Improve your memory with these two Keys

Improve your memory with these two Keys

Last update: 04 May, 2020

Memory is a mysterious and fascinating psychological process that continues to surprising us. The ability to be conscious of objects, facts, or situations that occurred in the past is a marvelous talent. As the study of this important process has advanced, some have proposed that there are two major keys to memory. 

Thanks to our ability to remember, human beings are able to maintain a holistic view of their existence. Knowledge of the past anchors us to the presents and sows the seeds to the future. Not only that, this ability to evoke past events allows us to establish a continuous timeline for our lives. This is why losing memories or the ability to remember can deeply affect someone’s personality.

“Memory is the mind’s sentinel”

-William Shakespeare-

Memory is also has fundamental to learning, and allows us to associate known data with new information, among other things. Learning is simply the process of assimilating facts to your memory. It’s when you want to learn new information that two keys to memory become crucial: vivid impressions and sensory perception. Further in the article we’ll take a closer look at both of them.

Some aspects of memory

As we discussed earlier, memory is crucial to the association processes, which is allows us to assimilate new experiences. All experiences leave an impression that can be brought back to mind when you find yourself in a similar situation later. If the past experience was negative, remembering it allows you to take appropriate action.

Three men showing memory process

 Memory has four stages:

  • Recording is the process of perceiving, storing, and making knowledge available for later recall.
  • Storing is saving and maintaining memories over time. And it appears that your mind does store everything, although it cannot consciously recall all of it.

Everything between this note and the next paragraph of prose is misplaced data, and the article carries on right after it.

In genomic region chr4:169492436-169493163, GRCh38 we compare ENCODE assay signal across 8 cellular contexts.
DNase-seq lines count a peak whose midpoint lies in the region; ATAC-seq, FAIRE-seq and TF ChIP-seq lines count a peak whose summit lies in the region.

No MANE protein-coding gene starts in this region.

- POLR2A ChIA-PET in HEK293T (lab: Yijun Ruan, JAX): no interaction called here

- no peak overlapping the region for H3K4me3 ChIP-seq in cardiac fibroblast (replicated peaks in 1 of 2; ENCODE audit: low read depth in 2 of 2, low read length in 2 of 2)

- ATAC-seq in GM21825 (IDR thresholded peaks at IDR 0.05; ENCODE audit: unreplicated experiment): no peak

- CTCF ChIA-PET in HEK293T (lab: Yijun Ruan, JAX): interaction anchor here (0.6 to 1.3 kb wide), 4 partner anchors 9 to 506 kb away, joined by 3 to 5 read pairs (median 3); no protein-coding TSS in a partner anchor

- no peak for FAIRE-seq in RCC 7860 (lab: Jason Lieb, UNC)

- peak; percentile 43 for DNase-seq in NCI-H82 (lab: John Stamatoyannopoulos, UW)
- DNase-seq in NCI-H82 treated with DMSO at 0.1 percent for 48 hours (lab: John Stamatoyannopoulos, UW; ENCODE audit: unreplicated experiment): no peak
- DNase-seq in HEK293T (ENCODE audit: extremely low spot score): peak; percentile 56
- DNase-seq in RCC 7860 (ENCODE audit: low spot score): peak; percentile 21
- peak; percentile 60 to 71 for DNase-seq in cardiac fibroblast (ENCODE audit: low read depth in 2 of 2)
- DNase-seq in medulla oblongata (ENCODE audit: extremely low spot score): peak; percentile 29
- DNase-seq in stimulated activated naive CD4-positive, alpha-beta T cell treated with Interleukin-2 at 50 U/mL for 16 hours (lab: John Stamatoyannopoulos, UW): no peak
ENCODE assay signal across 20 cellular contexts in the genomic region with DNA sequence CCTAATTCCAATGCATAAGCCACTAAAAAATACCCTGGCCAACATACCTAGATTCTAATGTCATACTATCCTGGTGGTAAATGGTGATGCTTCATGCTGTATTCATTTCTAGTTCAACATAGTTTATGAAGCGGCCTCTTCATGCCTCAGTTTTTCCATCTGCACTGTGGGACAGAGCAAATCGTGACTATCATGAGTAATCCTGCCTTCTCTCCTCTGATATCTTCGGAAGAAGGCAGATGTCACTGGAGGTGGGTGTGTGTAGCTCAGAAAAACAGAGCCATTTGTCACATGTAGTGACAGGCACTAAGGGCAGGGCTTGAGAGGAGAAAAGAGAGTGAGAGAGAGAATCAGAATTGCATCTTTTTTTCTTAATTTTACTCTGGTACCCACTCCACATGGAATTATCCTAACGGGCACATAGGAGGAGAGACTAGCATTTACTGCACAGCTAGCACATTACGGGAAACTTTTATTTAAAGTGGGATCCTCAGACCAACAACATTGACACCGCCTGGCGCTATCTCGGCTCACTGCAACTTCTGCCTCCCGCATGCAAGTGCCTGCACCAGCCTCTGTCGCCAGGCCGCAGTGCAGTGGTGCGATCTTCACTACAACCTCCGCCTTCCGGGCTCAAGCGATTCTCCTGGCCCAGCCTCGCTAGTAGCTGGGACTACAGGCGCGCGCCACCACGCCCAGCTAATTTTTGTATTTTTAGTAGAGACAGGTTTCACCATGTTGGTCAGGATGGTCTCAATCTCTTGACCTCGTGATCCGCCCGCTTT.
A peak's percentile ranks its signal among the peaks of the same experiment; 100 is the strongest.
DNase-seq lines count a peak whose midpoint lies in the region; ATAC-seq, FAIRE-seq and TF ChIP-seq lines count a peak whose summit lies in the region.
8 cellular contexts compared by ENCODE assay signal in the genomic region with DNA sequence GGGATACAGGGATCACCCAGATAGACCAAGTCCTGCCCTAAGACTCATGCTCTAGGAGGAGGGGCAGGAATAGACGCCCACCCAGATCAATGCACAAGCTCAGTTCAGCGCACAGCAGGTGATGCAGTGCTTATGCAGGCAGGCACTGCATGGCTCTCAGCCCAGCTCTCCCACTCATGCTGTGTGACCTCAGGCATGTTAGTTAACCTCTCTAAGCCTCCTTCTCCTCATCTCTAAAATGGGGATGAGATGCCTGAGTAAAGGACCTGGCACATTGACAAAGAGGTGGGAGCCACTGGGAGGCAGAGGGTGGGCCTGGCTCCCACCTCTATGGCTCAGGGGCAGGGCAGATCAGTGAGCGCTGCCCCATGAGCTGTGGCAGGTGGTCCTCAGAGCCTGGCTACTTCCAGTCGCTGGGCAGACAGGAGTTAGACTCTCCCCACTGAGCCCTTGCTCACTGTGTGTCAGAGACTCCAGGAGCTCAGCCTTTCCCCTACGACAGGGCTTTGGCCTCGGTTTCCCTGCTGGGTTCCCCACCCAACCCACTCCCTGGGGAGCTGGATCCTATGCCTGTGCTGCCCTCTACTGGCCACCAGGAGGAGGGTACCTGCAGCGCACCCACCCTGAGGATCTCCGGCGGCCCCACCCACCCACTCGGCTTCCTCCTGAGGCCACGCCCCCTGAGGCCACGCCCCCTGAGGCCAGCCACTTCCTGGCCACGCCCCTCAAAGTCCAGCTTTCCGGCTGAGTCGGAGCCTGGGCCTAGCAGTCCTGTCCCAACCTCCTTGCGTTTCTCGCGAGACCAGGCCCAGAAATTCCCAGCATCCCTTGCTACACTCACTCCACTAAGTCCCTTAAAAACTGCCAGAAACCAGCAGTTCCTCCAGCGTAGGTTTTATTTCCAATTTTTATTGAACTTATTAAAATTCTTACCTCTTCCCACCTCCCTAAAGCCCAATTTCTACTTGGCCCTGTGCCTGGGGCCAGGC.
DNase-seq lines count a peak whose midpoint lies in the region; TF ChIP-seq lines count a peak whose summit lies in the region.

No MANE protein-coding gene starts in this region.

• Remembering is the process of bringing previously stored memories back to mind. Depending on the situation, this can either be an automatic or deliberate process.
  • Recognition and localization is the process of recognizing specific details of what you remembered, and putting them in context.

Now then, according to established science, vivid impressions and sensory perception allow m emories to be created, stored, remembered, recognized and processed more efficiently. 

The first key: Vivid Impressions

There’s some debate if the idea of vivid impressions belongs to the realm of memory or association. But either way, the vivacity, or intensity, of an image, event, or experience is a decisive factor to remembering it effectively.

Woman creating vivid memory

The key of vivid impressions states that the more intense an act or situation is when perceived, the stronger memory it creates. In this case, an impressions is the effect a particular event has on an individual.

For example, a surprise is a very vivid experience. The unexpected involves intense perceptions, emotion and reasoning. Basically, anything we learn along with intense or strong impressions becomes a sharper memory.

The second key: Sensory perception 

The second major law of memory is that of sensory perceptions. These strongest come from the skin, that is, the sensation of touch.  After that is smell and taste. All of these senses, that develop very early in life, and are fundamental to survival.

Because of that, events related to sensory perceptions have more potential to be remembered. Anything we touch, taste, or smell permeates more deeply into our connscienousness. Which is why learning from real life experiences is much more effective that learning from ideas or theories.

Holding hands is an example of a sensory memory
While theses aren’t the only two aspects of memory, they are the most important. This is due to the fact that both processes make deeper and more readily available memories, even after the passage of time. And if you’re trying to learn something new, incorporating these two keys can help you reach your goals.

This text is provided for informational purposes only and does not replace consultation with a professional. If in doubt, consult your specialist.